A fatal accident at a Georgia plastics recycling plant has the firm facing $164,000 in fines after it failed to meet government standards for fall protection, federal safety officials announced June 22.
A 56-year-old worker died from a head injury after falling more than 6 feet from an elevated platform at a Scrap Masters Inc. facility in Toccoa, Ga., on Dec. 21, 2020, according to a news release from the Occupational Safety and Health Administration.
OSHA said that an inspection "found that while Scrap Masters Inc. had installed some fall protection on the platform, it failed to meet federal safety standards."
The agency said it cited the company, which is based in Manchester, Mich., for failing to equip stairs and platforms with guardrails to prevent falls.
OSHA said it has inspected the company five times in the last five years, with four of those inspections coming in its Georgia plant. It said three of those four resulted in citations issued.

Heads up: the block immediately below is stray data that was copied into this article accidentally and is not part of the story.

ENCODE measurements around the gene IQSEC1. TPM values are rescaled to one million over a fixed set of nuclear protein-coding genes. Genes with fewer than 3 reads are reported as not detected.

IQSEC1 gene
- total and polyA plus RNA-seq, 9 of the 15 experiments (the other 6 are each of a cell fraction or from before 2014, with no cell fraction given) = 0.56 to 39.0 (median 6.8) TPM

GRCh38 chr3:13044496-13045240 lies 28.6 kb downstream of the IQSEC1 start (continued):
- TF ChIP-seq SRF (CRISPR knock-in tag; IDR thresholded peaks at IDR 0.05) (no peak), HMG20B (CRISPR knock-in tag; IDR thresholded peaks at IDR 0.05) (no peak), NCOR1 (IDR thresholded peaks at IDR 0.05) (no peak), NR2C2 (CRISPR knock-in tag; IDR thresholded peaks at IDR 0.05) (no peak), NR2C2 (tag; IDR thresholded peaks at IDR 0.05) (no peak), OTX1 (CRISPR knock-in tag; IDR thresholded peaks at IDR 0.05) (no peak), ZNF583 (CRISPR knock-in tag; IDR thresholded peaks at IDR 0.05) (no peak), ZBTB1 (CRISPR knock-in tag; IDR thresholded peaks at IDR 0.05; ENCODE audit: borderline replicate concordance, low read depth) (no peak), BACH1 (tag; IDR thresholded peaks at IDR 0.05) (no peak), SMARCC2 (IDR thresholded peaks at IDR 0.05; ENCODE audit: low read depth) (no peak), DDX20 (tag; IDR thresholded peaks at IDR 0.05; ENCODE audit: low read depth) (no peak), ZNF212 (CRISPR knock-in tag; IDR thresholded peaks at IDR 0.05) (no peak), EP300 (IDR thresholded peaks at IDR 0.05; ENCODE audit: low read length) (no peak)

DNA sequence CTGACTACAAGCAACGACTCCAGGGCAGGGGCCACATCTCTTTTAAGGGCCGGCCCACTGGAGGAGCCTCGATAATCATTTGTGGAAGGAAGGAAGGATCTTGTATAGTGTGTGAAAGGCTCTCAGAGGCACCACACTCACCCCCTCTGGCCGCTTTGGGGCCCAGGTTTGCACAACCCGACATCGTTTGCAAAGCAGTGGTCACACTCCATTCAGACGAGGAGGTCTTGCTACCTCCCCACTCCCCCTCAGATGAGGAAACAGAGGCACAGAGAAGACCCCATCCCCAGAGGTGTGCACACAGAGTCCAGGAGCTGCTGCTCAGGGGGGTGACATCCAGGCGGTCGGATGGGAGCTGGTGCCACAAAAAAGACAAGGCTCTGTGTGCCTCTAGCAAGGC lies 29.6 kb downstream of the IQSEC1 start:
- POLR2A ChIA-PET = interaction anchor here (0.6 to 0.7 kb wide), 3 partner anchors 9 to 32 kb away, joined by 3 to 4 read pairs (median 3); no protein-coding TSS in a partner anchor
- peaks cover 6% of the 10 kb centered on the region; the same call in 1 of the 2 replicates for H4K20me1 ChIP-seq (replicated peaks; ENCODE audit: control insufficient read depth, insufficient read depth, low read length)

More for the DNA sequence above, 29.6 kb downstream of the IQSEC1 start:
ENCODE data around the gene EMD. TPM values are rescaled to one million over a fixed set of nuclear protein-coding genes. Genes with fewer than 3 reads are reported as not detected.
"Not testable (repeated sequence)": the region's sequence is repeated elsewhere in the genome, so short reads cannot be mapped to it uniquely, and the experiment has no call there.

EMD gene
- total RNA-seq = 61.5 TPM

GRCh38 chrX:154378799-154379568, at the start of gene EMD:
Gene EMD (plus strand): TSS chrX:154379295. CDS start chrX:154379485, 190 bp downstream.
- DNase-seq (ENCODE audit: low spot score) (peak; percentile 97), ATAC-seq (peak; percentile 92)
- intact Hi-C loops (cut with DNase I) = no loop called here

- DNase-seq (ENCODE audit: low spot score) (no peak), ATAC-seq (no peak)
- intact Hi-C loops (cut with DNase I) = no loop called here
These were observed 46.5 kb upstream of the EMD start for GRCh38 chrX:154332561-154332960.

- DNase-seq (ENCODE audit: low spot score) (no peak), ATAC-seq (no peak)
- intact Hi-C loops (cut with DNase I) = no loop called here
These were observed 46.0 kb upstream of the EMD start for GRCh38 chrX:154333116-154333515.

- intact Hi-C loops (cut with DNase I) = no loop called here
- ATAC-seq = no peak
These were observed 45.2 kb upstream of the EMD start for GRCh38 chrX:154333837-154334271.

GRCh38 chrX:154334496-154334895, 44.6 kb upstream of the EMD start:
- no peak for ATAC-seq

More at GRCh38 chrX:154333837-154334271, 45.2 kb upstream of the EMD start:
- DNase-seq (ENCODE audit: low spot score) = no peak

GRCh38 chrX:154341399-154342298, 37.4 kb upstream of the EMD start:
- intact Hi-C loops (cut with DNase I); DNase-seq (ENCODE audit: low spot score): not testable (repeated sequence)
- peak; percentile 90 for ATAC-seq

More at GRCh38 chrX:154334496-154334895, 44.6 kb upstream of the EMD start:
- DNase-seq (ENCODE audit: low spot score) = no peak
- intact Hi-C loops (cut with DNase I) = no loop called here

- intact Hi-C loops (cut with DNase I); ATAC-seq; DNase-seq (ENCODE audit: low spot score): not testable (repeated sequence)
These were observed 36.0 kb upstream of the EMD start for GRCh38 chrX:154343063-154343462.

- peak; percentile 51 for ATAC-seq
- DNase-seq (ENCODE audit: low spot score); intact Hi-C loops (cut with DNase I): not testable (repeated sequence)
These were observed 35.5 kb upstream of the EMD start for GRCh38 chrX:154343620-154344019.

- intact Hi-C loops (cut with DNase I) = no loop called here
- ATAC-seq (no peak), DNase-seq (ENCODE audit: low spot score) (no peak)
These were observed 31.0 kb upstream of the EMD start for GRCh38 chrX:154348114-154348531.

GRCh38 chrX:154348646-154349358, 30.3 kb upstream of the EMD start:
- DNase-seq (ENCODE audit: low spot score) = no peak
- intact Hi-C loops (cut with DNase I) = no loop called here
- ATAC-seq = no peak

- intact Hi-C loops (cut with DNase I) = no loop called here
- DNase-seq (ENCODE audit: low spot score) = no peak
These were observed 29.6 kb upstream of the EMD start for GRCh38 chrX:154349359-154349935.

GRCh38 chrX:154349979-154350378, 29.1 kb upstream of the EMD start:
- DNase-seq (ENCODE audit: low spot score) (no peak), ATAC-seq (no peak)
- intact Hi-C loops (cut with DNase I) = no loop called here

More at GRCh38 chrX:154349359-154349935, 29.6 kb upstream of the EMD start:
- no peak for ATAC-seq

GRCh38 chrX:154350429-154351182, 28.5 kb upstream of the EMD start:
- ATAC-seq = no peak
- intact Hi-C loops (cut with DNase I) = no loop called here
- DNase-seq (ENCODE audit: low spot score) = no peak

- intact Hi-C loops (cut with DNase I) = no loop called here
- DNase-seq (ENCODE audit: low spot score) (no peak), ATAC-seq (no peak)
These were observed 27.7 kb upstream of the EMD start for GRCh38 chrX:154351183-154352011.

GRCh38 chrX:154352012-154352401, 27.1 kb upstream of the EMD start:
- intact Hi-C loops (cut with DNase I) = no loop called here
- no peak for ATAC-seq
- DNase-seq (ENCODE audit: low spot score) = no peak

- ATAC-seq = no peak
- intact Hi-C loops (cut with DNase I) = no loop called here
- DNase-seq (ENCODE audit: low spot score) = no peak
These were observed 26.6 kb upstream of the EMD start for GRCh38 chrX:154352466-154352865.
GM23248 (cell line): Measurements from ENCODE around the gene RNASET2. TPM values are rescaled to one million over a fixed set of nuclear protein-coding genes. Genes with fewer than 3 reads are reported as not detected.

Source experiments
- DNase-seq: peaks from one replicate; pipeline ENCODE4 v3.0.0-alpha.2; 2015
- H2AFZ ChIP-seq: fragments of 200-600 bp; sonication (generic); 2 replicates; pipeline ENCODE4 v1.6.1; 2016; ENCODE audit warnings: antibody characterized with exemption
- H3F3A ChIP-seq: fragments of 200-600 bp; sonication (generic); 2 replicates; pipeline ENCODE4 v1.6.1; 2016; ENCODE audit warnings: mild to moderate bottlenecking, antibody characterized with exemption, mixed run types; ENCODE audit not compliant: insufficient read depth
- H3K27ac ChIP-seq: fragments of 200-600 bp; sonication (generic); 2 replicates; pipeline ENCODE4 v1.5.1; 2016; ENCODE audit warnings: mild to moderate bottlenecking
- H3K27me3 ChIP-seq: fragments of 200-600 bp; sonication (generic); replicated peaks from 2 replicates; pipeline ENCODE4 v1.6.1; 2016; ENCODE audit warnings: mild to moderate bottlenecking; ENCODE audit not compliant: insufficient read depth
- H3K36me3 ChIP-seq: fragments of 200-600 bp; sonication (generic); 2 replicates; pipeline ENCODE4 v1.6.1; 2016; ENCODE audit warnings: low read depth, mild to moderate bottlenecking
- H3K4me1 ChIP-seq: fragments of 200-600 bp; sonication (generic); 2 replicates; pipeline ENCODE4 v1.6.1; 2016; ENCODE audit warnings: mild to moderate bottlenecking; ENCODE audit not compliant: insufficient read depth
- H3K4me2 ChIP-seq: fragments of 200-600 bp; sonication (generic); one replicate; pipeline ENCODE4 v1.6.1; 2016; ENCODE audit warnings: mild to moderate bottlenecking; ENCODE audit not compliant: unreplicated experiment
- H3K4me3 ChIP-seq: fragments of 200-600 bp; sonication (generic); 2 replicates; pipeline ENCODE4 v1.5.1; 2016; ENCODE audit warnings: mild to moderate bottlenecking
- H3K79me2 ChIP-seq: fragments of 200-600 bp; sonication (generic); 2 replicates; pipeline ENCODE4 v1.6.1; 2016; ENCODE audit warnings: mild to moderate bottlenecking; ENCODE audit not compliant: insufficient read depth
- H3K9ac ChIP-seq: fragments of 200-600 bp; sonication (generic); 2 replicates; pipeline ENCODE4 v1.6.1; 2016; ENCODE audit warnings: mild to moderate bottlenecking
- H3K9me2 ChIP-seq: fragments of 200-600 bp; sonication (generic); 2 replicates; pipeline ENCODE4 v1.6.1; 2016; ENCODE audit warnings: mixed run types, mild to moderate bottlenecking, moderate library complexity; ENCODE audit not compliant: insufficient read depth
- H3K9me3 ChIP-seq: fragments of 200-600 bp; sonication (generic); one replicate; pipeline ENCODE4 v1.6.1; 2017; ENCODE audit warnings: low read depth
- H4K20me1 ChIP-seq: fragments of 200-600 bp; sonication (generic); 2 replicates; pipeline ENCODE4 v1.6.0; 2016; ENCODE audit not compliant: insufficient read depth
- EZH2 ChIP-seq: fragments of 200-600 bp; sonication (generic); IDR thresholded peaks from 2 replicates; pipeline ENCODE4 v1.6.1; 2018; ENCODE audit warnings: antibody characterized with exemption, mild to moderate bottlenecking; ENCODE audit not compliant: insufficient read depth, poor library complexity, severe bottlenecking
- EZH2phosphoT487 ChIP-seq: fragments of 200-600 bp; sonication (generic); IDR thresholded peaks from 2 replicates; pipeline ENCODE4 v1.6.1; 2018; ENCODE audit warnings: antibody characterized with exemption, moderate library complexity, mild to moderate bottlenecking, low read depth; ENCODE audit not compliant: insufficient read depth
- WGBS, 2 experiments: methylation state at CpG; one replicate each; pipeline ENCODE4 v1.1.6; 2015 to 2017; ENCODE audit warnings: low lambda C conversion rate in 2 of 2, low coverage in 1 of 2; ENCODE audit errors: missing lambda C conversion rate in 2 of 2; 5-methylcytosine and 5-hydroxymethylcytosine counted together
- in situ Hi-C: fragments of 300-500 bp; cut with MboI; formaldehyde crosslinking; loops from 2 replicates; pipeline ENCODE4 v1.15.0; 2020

"When employers fail to put safety programs in place, the results can be fatal," said Michael Hejazi, OSHA acting area director for Atlanta-East. "Implementing required safety procedures can mean the difference between a tragic incident and everyone going home safely to their families."
The company did not respond to a request for comment. On its website, Scrap Masters said it specializes in post-industrial recycling, grinding and reprocessing more than 20 million pounds of scrap a year, as well as offering waste management consulting.
OSHA said it was proposing eight serious and five repeat violation citations totaling $164,308.
In its statement, OSHA said the company did not meet a number of safety standards, saying it failed to mount and mark fire extinguishers and implement a training program for the use of the extinguishers.
It also said the company did not repair powered industrial trucks and ensure workers wore a seatbelt when operating a forklift, and provide a proper training program on powered industrial trucks.
It said Scrap Masters did not develop procedures for employees performing machine maintenance activities on machines, exposing them to amputation hazards, and it said workers were exposed to occupational noise levels above allowable limits.